Jim Wright, director of curriculum and assessment sent State Board members a memo last week explaining that fewer students met the proficiency targets on these exams than predicted, and the difference between predicted results and preliminary results on these two exams was greater when compared to predictions for other exams.  The State Board of Education set the cut scores for the high school exams in January 2016 based on predicted achievement.

State Board of Education member A.J. Wagner shared the memo and other documents with reporters on June 3, 2016 in order to notify parents, students, teachers, and school administrators about the proposed change, and the consequences for students who are preparing to graduate.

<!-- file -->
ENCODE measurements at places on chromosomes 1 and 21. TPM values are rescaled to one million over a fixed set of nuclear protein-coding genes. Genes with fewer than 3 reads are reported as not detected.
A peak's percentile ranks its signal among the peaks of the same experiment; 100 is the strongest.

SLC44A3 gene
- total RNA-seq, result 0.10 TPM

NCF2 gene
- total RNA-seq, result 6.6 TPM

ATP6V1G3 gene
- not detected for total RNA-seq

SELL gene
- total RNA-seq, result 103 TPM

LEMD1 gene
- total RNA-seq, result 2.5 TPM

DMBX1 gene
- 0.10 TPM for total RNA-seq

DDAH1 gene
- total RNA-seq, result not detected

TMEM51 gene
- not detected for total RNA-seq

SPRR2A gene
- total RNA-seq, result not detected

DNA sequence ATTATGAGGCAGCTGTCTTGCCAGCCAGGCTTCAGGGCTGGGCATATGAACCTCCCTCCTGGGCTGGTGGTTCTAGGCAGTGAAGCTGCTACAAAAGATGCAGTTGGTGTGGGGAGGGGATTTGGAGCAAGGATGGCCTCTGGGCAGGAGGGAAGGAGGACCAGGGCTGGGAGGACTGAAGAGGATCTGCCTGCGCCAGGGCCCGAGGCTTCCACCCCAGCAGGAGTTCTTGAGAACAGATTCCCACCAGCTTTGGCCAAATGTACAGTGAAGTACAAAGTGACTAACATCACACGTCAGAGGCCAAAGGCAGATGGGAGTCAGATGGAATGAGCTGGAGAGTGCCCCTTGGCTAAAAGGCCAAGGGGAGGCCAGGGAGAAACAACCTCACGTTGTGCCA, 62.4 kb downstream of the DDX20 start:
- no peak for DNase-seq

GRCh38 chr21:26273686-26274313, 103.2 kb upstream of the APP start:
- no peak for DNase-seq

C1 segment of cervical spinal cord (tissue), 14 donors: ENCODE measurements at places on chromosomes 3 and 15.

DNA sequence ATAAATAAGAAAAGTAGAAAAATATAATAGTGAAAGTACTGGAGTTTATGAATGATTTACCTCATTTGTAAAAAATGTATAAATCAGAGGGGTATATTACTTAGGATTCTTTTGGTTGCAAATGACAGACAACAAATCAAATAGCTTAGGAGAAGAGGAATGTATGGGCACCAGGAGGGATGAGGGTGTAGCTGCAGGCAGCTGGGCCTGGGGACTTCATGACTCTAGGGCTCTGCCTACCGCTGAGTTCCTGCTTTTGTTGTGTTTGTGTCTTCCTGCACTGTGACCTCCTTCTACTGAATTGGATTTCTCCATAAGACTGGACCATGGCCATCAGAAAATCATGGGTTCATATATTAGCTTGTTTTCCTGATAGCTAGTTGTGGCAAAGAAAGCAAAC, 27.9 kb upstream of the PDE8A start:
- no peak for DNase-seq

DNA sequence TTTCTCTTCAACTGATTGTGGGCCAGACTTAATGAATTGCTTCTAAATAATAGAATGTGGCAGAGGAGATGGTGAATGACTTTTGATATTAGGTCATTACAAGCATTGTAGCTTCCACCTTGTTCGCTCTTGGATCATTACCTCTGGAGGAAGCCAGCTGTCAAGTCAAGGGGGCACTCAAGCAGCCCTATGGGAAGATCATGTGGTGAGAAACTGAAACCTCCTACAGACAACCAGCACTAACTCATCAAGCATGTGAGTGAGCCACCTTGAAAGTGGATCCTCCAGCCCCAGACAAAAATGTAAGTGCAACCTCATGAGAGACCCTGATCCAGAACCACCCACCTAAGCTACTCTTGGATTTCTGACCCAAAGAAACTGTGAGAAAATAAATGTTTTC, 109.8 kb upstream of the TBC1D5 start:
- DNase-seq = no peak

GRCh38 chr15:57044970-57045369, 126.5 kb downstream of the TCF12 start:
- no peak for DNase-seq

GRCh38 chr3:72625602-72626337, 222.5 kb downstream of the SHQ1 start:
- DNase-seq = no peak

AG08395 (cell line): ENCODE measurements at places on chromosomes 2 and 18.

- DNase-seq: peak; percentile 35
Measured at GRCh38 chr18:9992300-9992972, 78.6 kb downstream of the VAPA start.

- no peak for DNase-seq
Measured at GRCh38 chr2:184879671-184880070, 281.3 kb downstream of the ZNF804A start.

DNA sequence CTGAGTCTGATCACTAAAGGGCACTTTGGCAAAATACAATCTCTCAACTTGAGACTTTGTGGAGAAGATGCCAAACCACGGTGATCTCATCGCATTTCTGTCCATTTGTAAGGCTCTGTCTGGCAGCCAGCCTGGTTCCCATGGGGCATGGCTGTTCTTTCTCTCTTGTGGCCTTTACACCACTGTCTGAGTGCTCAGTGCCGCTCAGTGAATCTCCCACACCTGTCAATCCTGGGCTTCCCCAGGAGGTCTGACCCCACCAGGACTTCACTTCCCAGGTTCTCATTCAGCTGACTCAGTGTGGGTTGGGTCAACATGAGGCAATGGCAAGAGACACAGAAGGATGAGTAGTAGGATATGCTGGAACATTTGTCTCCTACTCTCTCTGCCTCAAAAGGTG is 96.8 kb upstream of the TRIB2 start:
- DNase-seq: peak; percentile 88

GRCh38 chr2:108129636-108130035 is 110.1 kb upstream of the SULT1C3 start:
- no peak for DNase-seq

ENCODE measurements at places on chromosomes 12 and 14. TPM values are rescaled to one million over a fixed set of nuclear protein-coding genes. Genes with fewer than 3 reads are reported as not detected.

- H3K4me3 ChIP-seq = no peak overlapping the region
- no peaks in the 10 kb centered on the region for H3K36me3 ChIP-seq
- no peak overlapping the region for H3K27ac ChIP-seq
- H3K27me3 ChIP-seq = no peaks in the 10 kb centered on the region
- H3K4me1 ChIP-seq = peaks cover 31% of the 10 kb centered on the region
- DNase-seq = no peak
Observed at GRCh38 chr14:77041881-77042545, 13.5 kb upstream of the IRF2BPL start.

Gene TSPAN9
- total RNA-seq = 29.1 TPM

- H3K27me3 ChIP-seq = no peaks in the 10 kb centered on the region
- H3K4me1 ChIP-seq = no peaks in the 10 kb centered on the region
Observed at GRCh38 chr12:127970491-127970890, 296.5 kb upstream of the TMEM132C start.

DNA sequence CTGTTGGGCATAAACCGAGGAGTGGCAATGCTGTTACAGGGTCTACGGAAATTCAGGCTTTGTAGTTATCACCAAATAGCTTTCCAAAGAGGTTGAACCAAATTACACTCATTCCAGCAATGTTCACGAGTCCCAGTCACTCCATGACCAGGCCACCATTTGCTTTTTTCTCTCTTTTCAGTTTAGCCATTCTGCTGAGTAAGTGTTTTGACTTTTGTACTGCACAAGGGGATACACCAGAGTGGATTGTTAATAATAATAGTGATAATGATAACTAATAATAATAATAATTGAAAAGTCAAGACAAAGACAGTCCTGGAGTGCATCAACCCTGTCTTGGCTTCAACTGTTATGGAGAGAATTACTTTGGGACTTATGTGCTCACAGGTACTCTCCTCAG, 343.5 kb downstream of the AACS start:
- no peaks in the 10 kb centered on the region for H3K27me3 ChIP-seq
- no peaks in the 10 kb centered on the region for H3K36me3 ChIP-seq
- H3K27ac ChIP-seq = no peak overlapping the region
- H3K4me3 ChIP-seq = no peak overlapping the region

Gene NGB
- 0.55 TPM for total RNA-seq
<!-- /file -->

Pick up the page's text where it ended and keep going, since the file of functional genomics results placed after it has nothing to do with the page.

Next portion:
The tests were developed by American Institutes of Research (AIR), which became the vendor for all statewide assessments in Ohio this school year. Students completed the exams, which are part of the requirements for graduation, in the spring.

Preliminary test scores show that 24 percent of students taking the geometry exam scored at proficient or above, compared to the predicted results of 59 percent, and 21 percent of students taking the integrated mathematics II exam scored at least proficient, compared to the predicted results of 56 percent.  Lowering the cut scores will increase the number of students who are considered proficient.

See “Scores on Ohio’s high school math tests much lower than expected, sparking debate over graduation requirements,” by Patrick O’Donnell, The Plain Dealer, June 3, 2016 at